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National Minority Awareness Week

National Minority Donor Awareness Week (NMDAW), celebrated annually during the first week of August, is a nationwide observance to educate minorities about the desperate need for donation and transplantation within the multicultural community and how to designate their decision to Donate Life.  Now in its 16th year, this special observance encourages people from all racial and ethnic groups to become donors by registering at  It also draws special attention to minorities, who make up 56% of the nearly 120,000 men, women, and children on the national organ transplant waiting list (more than 1,350 of these individuals live in Connecticut).

According to the U.S. Department of Health and Human Services, “Although organs are not matched according to race/ethnicity, and people of different races frequently match one another, all individuals waiting for an organ transplant will have a better chance of receiving one if there are large numbers of donors from their racial/ethnic background. This is because compatible blood types and tissue markers—critical qualities for donor/recipient matching—are more likely to be found among members of the same ethnicity.”

The goal of NMDAW is to inspire people from all racial and ethnic groups to become donors and to educate them on how to register their decision.

Why is it important for minorities to become donors?

Ethnic minorities are in desperate need of more organ and tissue donors.  There are more than 64,000 minority individuals (this number includes African Americans, Asians, Hispanics, American Indians, Pacific Islanders, and people of multiracial descent) registered on the U.S. organ transplant waiting list.  Minorities comprise 56 percent of individuals on the national organ transplant waiting list and 33 percent of living and deceased organ donors while making up 36 percent of the U.S. population.  Many of the conditions leading to the need for a transplant -- such as diabetes and hypertension -- occur with greater frequency among minority populations.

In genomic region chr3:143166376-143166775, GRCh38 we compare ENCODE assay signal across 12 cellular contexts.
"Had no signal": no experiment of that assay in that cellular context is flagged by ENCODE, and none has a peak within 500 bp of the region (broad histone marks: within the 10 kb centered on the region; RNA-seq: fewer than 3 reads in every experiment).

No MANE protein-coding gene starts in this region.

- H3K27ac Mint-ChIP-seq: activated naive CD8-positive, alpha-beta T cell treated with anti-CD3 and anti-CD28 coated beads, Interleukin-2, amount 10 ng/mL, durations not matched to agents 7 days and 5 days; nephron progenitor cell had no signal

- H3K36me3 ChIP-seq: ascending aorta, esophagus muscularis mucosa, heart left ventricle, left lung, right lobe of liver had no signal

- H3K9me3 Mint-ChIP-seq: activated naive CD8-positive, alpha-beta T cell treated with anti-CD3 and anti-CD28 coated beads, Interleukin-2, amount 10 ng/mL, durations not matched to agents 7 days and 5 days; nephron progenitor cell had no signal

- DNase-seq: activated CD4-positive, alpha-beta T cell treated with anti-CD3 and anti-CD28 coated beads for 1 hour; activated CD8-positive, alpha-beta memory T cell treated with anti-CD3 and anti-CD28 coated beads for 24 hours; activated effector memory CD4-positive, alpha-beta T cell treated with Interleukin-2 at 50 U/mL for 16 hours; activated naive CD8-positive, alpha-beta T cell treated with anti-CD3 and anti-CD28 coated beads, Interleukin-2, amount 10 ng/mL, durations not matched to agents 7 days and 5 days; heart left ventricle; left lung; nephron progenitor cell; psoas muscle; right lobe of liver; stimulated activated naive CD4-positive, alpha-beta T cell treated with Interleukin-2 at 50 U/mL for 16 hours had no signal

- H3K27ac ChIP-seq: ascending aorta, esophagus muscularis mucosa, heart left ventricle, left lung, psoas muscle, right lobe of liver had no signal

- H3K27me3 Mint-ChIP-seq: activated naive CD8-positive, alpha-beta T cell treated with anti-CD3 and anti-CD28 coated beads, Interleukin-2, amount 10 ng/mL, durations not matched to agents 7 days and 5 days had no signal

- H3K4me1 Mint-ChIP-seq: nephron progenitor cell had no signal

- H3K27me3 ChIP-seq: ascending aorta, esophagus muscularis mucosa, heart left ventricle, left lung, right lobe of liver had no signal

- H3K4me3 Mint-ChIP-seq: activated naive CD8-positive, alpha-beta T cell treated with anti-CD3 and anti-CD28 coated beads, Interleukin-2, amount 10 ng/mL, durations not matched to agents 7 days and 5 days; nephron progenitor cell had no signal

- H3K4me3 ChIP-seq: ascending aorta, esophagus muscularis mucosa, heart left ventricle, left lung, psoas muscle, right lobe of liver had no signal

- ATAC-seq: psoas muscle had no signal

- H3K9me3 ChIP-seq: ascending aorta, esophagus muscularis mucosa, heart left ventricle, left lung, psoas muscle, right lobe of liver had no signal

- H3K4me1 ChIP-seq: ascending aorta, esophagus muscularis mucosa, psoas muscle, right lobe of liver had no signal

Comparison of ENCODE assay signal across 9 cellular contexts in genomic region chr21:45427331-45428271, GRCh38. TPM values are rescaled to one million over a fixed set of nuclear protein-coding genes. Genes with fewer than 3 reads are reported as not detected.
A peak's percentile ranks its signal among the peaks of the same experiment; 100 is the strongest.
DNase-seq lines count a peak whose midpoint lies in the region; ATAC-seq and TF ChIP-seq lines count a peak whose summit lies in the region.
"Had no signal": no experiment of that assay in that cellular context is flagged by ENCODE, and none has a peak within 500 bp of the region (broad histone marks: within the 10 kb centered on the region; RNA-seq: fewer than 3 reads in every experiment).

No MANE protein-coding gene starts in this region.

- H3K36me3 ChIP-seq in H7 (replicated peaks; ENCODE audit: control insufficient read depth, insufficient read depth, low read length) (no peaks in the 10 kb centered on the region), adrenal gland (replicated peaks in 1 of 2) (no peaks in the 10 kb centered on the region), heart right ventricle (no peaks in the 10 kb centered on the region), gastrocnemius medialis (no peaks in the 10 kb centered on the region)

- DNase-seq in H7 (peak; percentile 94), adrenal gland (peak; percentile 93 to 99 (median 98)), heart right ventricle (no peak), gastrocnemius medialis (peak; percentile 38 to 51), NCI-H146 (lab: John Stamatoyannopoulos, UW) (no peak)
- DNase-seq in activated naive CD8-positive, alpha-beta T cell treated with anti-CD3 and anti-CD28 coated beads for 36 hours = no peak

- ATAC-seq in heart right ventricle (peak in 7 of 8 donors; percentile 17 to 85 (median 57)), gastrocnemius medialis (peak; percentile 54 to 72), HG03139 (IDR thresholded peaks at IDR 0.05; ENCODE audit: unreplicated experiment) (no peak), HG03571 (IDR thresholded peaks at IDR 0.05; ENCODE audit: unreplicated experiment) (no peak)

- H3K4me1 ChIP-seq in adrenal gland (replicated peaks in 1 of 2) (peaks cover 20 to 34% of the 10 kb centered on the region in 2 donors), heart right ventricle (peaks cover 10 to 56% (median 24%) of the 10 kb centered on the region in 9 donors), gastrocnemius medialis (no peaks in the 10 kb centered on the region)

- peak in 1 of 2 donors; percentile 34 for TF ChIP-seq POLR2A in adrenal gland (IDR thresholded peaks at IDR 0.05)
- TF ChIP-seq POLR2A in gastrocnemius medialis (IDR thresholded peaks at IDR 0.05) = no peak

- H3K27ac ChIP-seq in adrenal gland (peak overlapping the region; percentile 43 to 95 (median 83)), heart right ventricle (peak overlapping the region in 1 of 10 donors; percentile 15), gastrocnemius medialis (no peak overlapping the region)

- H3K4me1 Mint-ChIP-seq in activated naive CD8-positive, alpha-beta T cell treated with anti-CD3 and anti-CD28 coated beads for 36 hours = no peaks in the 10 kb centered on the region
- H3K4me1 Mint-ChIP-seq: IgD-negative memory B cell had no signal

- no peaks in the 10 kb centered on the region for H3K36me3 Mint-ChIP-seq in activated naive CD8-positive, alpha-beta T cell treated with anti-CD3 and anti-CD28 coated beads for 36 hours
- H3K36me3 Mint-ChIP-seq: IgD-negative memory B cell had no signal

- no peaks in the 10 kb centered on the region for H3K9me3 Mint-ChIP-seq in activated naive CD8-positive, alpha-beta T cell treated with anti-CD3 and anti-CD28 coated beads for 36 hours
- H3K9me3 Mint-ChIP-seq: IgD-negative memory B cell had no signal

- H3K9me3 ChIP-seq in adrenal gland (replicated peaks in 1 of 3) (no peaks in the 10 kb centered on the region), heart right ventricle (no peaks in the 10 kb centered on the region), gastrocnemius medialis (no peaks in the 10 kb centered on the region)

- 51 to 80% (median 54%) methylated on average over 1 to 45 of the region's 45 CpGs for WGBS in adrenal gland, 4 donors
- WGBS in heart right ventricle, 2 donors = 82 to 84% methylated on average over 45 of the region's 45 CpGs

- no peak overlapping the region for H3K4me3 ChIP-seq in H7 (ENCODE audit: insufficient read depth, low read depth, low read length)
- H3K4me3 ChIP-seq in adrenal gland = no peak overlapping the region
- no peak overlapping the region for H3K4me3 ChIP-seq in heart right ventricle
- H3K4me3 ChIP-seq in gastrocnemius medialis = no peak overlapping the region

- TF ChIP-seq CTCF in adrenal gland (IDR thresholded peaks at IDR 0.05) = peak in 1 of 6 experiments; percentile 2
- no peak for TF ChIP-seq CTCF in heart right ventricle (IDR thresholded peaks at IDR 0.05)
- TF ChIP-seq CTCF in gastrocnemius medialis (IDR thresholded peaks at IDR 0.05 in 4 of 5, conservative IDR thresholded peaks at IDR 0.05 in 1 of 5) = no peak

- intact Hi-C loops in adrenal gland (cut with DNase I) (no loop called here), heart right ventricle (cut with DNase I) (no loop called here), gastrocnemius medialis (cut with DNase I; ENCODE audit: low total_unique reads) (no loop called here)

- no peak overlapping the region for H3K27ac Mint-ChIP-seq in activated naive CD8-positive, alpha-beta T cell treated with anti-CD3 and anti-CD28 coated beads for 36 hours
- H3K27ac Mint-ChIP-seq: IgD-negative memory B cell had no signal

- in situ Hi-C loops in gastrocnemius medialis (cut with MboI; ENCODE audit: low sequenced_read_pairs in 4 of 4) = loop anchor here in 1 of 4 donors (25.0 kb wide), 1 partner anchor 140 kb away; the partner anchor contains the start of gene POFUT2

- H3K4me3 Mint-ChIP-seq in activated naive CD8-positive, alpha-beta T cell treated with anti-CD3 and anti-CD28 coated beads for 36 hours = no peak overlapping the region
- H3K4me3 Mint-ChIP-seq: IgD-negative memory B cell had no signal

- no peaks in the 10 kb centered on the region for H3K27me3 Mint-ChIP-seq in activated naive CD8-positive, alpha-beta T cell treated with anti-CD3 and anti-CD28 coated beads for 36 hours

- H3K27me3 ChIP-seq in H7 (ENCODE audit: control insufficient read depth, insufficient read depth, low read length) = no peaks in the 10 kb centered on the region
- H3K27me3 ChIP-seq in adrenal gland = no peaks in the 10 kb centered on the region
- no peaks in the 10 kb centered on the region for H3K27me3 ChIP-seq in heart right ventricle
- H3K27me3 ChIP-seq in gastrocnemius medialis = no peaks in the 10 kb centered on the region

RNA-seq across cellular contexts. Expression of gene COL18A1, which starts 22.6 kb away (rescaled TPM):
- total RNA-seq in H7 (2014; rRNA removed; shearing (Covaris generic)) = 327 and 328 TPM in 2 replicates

The Association for Multicultural Affairs in Transplantation (AMAT) supports our partners in the transplant field as they save and heal lives in our diverse communities.

Multicultural communities play a critical role in America’s transplant system. They save and heal lives as donors of organs, eyes and tissue, need life-saving kidney transplants in disproportionately high numbers, and serve patients and families as healthcare professionals. 

Donation and transplant professionals face unique challenges when communicating with grieving families, transplant candidates and patients, hospital staff, and the public with African American, Hispanic/Latino, Asian and other multicultural communities.

Through professional development, cultural competency training, and other expertise born of front-line experience, AMAT’s members offer a valuable perspective to help our partners in the transplant field accomplish their life-saving mission in our diverse communities.

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